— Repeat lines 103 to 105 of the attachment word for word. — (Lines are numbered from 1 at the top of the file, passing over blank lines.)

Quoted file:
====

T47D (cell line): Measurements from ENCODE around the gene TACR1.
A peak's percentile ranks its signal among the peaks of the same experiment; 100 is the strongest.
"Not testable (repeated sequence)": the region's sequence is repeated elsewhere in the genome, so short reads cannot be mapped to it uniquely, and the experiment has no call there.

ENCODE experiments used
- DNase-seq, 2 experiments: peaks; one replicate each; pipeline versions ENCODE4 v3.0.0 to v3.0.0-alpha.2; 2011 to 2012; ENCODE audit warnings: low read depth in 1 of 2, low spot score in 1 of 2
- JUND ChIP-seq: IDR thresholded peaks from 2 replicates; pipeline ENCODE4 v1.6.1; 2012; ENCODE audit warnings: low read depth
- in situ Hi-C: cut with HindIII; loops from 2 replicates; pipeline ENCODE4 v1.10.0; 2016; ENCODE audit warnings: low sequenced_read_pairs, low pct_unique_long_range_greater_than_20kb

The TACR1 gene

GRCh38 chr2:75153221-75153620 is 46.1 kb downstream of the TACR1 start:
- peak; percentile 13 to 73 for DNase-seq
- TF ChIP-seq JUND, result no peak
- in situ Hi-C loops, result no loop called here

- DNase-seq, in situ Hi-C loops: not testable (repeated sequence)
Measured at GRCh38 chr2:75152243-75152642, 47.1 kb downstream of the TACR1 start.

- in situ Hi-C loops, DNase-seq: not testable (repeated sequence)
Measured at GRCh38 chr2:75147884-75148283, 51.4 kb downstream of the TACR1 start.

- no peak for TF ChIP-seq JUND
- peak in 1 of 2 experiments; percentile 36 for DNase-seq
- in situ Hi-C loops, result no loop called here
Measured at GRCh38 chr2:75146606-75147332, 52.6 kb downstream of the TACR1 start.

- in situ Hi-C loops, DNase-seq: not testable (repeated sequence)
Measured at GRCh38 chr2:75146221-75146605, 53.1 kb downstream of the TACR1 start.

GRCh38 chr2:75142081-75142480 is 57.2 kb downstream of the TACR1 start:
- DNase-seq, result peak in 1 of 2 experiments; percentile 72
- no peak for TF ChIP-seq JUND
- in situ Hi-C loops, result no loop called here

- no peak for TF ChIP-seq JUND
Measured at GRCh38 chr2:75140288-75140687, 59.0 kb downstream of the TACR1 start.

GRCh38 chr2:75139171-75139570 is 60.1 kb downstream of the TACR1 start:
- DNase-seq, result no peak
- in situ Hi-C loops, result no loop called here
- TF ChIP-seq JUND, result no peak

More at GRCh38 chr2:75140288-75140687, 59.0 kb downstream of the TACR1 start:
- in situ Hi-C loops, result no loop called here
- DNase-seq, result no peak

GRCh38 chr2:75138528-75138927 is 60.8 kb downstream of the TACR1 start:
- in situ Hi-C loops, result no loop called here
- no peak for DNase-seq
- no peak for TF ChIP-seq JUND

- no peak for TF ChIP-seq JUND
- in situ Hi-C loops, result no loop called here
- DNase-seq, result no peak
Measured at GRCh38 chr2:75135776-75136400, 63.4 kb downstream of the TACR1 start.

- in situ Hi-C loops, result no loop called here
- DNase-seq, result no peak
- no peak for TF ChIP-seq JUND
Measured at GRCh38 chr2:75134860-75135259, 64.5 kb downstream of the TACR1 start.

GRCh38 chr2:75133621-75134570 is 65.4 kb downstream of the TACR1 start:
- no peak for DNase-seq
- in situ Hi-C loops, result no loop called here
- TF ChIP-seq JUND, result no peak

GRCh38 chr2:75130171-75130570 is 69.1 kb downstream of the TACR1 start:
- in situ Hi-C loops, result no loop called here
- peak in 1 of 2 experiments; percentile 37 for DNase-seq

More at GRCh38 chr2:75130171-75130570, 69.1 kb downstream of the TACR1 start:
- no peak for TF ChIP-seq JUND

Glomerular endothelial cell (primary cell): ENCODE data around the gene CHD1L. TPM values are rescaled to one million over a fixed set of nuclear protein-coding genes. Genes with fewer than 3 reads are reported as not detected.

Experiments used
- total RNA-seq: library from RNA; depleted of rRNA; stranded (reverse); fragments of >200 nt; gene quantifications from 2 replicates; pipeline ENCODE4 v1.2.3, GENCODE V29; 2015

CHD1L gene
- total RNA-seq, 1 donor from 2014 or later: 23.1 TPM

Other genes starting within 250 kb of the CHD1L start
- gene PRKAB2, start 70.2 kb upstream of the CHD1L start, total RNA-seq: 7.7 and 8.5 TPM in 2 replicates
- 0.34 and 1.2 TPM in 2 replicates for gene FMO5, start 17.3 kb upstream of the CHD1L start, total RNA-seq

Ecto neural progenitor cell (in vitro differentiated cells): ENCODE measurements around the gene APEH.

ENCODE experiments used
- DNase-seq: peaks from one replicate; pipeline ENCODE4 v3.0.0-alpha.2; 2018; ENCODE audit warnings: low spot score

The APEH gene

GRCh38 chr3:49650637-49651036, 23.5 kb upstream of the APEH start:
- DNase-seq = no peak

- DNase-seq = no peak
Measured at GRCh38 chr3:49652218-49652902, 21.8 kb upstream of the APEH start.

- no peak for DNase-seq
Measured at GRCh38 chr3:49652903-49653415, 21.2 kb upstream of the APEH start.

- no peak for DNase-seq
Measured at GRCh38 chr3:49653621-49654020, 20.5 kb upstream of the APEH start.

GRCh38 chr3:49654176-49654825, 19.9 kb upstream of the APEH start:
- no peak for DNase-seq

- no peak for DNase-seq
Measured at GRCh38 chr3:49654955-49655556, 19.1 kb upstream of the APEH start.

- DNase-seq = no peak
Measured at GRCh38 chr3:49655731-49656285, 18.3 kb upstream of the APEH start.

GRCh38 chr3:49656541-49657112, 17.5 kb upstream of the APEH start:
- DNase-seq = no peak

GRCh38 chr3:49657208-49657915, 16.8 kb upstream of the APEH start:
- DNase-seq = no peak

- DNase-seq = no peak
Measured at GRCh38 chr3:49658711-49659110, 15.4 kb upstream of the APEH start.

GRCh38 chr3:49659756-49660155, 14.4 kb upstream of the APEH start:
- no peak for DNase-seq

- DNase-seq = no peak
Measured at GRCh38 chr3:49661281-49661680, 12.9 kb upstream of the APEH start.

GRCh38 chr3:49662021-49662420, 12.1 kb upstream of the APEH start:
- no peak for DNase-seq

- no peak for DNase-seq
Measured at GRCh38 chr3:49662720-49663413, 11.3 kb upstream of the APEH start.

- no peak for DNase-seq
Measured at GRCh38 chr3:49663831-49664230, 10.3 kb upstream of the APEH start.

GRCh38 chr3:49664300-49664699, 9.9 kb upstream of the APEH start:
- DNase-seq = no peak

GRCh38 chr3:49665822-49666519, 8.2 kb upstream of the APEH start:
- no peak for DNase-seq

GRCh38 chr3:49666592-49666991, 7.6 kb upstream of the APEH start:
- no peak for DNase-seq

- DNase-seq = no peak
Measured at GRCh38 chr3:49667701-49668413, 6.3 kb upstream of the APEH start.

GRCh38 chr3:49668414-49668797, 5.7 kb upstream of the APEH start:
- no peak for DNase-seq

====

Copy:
GRCh38 chr3:49666592-49666991, 7.6 kb upstream of the APEH start:
- no peak for DNase-seq

- DNase-seq = no peak